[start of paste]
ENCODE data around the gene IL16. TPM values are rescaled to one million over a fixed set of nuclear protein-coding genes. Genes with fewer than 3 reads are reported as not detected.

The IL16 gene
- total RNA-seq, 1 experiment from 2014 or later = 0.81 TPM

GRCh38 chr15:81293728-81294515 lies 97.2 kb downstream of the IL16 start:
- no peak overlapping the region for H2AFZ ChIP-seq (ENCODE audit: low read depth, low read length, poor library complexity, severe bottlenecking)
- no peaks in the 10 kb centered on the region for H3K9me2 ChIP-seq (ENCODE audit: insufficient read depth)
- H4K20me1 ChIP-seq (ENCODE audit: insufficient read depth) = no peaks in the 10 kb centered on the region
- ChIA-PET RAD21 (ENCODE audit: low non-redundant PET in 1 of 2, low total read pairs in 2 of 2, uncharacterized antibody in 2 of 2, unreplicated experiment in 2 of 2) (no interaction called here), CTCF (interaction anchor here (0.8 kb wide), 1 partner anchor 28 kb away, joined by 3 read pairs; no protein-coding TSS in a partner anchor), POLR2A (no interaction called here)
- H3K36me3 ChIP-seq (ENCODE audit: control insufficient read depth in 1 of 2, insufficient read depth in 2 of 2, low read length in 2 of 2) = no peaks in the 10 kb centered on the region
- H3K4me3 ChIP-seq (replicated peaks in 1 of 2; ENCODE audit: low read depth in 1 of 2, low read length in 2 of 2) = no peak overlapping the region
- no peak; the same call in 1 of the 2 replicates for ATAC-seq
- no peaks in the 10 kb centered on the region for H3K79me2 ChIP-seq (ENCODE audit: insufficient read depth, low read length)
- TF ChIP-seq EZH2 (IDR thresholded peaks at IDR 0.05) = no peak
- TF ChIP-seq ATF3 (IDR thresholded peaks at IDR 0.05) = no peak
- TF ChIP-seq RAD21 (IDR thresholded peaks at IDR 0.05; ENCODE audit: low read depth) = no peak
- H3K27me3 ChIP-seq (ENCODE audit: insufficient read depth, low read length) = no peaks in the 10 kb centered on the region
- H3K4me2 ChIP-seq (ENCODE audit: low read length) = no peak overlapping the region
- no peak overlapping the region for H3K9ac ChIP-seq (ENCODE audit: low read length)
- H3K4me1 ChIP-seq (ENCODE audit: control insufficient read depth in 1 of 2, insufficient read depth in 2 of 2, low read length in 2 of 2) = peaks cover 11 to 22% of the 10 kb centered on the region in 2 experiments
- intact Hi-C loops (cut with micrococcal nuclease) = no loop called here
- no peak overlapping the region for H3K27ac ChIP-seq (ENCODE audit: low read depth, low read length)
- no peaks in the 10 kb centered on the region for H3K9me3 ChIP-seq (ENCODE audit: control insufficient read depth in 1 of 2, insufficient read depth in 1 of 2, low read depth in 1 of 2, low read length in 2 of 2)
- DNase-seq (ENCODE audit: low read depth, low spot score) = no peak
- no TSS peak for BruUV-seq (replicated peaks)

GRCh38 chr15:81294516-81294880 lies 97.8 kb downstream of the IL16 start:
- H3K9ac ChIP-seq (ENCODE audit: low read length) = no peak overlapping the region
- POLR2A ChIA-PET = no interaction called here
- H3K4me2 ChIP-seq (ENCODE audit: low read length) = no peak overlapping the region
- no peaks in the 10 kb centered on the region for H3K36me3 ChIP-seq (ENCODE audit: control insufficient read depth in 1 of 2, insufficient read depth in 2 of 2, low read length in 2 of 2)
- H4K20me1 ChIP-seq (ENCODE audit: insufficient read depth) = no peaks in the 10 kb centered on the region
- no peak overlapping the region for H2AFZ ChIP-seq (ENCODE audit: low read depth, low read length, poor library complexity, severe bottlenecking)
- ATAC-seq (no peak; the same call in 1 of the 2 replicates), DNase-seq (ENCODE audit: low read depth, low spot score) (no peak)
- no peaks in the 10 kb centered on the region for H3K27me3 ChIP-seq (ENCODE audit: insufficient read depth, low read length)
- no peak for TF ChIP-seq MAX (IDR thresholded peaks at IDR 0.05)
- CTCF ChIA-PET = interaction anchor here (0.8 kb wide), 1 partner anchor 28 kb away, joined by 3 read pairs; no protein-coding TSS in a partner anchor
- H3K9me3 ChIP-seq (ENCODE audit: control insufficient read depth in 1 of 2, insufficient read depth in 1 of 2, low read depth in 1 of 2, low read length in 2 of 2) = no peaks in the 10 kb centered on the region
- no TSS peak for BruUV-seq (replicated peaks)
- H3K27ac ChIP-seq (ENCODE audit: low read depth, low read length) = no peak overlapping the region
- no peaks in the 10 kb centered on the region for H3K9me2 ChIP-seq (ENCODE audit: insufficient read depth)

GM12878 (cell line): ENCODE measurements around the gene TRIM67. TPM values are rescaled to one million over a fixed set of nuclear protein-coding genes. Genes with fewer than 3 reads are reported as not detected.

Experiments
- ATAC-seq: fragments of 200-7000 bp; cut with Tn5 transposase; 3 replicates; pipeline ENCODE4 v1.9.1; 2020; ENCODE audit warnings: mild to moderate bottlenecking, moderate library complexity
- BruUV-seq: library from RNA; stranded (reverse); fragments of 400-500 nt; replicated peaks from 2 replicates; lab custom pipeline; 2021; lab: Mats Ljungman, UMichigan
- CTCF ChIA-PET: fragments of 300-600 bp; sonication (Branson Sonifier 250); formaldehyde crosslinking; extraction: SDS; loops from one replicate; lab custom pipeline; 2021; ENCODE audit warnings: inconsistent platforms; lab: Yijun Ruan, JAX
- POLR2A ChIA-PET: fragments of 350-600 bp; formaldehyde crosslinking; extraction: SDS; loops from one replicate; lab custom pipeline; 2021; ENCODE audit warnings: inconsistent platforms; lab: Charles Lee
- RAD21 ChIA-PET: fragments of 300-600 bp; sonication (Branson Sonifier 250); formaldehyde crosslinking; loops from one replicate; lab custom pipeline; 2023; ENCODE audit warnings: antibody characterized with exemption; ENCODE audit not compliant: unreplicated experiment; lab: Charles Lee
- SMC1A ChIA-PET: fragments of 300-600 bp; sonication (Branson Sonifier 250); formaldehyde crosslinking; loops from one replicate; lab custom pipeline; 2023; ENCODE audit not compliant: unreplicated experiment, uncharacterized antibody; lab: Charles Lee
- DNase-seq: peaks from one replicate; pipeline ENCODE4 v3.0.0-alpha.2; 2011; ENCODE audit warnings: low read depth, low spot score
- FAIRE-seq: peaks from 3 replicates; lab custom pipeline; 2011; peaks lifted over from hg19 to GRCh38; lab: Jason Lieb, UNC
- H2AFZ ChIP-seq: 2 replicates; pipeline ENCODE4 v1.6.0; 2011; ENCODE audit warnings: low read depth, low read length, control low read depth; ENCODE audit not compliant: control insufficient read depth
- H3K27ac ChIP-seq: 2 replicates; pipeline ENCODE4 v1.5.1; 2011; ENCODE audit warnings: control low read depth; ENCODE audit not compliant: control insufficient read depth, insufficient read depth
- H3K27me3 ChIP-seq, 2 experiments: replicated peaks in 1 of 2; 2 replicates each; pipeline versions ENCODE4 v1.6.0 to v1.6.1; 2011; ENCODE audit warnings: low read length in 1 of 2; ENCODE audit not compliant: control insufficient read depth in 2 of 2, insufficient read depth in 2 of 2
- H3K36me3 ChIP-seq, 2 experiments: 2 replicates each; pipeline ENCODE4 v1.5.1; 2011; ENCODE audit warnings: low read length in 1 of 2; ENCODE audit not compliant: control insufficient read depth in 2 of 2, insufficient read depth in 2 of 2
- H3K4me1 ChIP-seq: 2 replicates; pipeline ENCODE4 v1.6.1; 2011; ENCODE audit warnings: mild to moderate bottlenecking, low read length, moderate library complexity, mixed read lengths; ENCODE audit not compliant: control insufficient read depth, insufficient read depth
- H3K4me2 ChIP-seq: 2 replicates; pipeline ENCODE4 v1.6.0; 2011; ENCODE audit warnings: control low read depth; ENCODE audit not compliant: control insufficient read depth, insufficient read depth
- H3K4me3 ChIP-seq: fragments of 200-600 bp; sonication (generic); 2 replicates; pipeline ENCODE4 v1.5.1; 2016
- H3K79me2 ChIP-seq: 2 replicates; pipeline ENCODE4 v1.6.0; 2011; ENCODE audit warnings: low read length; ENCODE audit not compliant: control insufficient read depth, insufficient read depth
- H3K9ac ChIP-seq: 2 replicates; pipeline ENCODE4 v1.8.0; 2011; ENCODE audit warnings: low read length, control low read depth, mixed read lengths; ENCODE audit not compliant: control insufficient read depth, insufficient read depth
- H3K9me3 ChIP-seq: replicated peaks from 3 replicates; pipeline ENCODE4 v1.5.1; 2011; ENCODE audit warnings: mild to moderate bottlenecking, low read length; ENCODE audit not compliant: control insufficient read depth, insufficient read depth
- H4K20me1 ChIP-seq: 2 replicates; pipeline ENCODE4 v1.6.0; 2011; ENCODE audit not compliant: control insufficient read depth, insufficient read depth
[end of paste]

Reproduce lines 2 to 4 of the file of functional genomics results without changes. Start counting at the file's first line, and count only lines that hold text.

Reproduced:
The IL16 gene
- total RNA-seq, 1 experiment from 2014 or later = 0.81 TPM

GRCh38 chr15:81293728-81294515 lies 97.2 kb downstream of the IL16 start: